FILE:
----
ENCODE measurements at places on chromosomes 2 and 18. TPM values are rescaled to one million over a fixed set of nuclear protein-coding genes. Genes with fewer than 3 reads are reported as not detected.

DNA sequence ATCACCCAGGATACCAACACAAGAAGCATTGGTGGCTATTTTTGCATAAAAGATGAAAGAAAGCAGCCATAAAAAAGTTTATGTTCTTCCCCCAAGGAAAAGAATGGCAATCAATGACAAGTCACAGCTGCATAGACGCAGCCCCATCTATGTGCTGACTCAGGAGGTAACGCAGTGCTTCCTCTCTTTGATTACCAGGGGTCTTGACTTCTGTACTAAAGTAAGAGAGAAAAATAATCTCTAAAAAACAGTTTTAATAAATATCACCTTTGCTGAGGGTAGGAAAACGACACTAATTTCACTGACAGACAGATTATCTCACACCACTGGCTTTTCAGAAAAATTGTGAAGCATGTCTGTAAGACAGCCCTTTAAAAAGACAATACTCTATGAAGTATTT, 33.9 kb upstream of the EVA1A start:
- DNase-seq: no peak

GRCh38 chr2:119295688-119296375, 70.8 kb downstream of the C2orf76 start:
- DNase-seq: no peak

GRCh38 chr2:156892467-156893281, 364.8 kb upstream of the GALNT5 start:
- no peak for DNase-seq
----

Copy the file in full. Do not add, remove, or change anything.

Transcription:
ENCODE measurements at places on chromosomes 2 and 18. TPM values are rescaled to one million over a fixed set of nuclear protein-coding genes. Genes with fewer than 3 reads are reported as not detected.

DNA sequence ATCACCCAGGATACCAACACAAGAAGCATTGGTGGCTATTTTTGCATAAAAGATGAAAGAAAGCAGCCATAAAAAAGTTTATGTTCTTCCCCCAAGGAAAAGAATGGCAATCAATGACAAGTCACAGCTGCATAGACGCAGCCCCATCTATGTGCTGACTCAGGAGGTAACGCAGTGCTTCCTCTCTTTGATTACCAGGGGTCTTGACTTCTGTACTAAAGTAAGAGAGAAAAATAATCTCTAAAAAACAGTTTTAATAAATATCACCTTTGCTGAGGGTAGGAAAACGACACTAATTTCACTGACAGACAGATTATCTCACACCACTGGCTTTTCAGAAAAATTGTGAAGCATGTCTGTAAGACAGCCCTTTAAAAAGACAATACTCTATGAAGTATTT, 33.9 kb upstream of the EVA1A start:
- DNase-seq: no peak

GRCh38 chr2:119295688-119296375, 70.8 kb downstream of the C2orf76 start:
- DNase-seq: no peak

GRCh38 chr2:156892467-156893281, 364.8 kb upstream of the GALNT5 start:
- no peak for DNase-seq